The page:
•August 11, 2012 • Leave a Comment

Whether in Wedding Photography or Portraiture it is easy to forgive problems in lighting and posing when there is a spectacular sky line or sunset behind the subject.  I see many images that have a main light provided by an “On Camera flash” that happens to be off the camera and looks less than professional, with posing that is unimaginative, but is still an interesting image because of the beauty of the skyline as a background.  But as a portrait or wedding photographer, we are in the business of creating beautiful portraits of people not beautiful landscapes that happen to have people in them!

The same things happen in the studio with complex sets and full length images.  The smaller the facial size, the less noticeable poor lighting is, the smaller the body appears in the frame, the less noticeable poor posing is and the more interesting the background, the less you will notice poor lighting or posing, which is probably why so many photographers do it!

When you practice your lighting and posing, start with a blank canvas, a solid white or black seamless background.  Make the subject look beautiful using only the tools of lighting and posing.  With a plain white background, mistakes in lighting and posing are very noticeable and won’t get overlooked.  So many photographers have a handful of poses and only one or two lighting styles they use for everything.  Try new poses and practice getting them down during test sessions, not with paying clients. (For new posing ideas you can buy one of my books or DVD’s or simply look in any bridal or fashion magazines).   Try different lighting styles with different types of main lights to increase your knowledge of your craft.  During this session, we used a our more traditional lighting (Halo as the main light  with a reflector or floor box underneath the main)  A Beauty Dish fitted with barn-doors, a strip light as a main light source and Butter Fly lighting .  I use different style of lighting during each session I do to produce different looks and styles of portraits.  When you use multiple lighting styles you find that subjects that might be hard to photograph with more traditional portrait lighting, might look amazing with a different lighting style that has a different lighting characteristic.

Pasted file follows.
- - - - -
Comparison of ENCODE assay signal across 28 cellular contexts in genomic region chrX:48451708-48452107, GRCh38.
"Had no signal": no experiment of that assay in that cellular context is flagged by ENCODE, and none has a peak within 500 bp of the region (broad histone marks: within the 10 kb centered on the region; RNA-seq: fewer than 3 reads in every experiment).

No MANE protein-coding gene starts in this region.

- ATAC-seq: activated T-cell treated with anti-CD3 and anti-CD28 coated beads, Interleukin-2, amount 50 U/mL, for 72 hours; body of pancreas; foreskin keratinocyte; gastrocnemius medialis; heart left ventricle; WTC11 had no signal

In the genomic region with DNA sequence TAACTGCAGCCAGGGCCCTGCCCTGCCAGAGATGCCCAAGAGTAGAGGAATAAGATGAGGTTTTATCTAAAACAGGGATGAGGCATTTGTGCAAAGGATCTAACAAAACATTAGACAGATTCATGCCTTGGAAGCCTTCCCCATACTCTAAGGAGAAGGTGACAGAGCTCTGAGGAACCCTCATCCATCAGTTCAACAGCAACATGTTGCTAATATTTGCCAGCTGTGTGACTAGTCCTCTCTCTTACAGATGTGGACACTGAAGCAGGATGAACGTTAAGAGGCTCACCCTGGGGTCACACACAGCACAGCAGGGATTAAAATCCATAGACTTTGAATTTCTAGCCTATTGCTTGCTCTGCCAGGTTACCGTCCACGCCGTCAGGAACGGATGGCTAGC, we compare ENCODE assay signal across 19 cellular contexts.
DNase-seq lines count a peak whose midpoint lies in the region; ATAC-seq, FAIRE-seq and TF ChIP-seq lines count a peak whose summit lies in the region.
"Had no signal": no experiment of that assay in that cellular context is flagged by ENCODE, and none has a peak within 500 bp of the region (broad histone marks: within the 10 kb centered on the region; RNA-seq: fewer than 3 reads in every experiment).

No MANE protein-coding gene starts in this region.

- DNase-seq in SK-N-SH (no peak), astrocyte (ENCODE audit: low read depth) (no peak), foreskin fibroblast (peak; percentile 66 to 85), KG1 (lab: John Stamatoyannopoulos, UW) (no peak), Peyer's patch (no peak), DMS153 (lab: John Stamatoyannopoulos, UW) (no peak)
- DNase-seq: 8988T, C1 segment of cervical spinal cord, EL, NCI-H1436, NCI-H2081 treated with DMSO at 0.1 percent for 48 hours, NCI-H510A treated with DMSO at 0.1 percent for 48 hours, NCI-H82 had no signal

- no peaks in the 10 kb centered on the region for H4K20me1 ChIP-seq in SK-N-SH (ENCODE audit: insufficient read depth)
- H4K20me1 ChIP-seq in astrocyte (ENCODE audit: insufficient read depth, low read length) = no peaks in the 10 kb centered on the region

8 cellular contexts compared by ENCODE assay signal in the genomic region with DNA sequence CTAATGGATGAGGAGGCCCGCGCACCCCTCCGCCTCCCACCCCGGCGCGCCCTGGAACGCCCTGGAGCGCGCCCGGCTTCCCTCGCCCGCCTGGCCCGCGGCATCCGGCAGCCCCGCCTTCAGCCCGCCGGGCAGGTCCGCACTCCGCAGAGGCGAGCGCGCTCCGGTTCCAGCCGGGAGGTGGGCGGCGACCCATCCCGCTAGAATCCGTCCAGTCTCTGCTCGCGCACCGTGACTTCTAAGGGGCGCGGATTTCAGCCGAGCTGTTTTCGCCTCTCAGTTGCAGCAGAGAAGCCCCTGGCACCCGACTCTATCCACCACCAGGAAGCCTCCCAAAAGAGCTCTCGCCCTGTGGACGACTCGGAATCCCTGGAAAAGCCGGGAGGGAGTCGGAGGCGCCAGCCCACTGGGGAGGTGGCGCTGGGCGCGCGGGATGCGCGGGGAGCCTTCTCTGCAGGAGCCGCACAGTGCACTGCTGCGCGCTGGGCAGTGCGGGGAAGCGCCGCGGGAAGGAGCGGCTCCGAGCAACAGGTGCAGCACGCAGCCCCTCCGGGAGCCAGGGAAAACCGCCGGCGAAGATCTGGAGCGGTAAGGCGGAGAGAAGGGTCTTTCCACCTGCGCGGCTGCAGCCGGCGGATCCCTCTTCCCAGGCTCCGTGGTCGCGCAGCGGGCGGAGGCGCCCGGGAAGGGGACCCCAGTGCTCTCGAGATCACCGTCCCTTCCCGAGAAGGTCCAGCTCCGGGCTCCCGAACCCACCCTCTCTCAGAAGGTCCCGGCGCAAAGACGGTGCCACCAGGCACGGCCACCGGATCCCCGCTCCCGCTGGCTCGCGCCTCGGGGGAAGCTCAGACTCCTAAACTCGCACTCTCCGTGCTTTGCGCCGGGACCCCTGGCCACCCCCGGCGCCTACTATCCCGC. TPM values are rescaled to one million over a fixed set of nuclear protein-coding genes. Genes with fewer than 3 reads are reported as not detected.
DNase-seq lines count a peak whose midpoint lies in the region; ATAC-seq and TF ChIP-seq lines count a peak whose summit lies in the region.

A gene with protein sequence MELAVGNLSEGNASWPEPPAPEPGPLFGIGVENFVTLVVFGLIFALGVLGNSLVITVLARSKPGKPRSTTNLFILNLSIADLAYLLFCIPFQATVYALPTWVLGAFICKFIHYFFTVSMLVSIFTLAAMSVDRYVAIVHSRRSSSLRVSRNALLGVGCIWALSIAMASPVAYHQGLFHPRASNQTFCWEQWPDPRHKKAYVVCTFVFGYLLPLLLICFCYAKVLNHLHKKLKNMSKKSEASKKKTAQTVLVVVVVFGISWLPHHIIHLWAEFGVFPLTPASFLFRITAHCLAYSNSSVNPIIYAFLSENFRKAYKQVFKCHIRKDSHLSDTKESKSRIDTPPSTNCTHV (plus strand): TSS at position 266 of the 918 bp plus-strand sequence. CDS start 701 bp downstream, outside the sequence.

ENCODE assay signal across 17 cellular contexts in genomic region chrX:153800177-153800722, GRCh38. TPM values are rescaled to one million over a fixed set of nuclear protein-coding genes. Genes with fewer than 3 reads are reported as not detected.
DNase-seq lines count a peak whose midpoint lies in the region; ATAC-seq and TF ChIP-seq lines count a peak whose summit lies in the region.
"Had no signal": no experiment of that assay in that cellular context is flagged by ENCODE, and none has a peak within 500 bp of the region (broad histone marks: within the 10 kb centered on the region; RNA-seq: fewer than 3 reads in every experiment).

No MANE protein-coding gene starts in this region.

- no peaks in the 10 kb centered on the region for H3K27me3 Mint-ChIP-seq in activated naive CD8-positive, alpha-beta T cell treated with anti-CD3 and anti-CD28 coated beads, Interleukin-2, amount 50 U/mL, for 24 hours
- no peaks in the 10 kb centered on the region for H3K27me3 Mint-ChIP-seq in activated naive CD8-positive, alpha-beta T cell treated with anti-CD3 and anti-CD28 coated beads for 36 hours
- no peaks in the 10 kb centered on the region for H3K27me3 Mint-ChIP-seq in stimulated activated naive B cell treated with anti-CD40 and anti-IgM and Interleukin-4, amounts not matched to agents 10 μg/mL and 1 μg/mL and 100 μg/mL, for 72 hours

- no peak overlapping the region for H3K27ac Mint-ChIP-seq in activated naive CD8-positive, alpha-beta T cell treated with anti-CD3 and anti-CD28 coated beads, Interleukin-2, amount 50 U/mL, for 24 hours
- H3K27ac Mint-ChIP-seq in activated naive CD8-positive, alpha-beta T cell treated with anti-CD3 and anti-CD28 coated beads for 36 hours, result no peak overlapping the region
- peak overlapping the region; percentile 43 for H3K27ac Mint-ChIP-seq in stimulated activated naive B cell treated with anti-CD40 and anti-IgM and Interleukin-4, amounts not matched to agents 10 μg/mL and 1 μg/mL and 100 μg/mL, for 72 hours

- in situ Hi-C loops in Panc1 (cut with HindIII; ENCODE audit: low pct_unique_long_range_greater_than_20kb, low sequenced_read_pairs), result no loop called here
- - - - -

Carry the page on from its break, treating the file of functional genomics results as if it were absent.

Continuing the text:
The one major problem I see with studio lighting is using a light source that is too soft and doesn’t provide an adequate shadowing.  They say that light is our paintbrush, which isn’t true, it is the contrast between highlight and shadow that is our paint brush and the transition from highlight to shadow is how we create depth and realism in our lighting and ultimately in our portraits.  For this reason I use many types of main lights that produce a harder lighting characteristic than a typical soft box.  The size of the main light sources are also smaller than most portrait photographer use, because the larger the light main light source the less control you have over the where the light will go on the subject, the larger the main light source the less control you have over the shadowing of he image.



What Kind of Life Does Your Photography Business Provide You?

•August 7, 2012 • 1 Comment

You had to invest a great deal of money in equipment and a great deal of time to perfect you talent to a point to offer a professional service.  You have put a lot into your business, now it time to ask what your business is giving back.  Do you have health care, Dental or retirement?  For all the hours you put into to your photography business (including the hours sitting in front of a computer editing your images) does your business pay you what a teacher or truck driver or grocery store clerk would make?  If not…..then why not?

Photography is a great career, I have been in it for most of my life, I have love every minute of it, however if photography didn’t provide me an income to enjoy life and provide my family the basics of health care and me retirement, I would do something else.  I realize that some photographers are in a unique position of having a wife or husband with a great job, maybe they have a large trust fund, so they can play at photography to have something to do, but for the majority of us, we invest so much time into our businesses, we have to expect, no demand that our businesses take care of us, because there is no time left for other money-making opportunities.

Many photographers struggle because they don’t set up and run their business as a business.  They base their prices on what others are charging, not on what their costs are.  They don’t shoot to make a profitable session or wedding, they shoot like  an excited high school kid that was just given a camera and a cute girl, without any thought of how much time all those images are going to take to edit.  Marketing, sales and the way in which they present their images are a mixed-matched process learned by others, that may or may not have been successful or even knew what they were doing or why.  Photographers that would die being seen with an older camera, flash or piece of equipment, have no idea how to answer or handle the most important piece of equipment to the success of their photography business……THE PHONE!  In today’s world you can’t let all your phone calls go to voice mail and book sessions, you will lose 40 to 60 percent of your callers to other photography businesses that actually answer their phones.  Losing that number of phone calls it pays most photographers that don’t have a staff to get a service to answer their phones for them.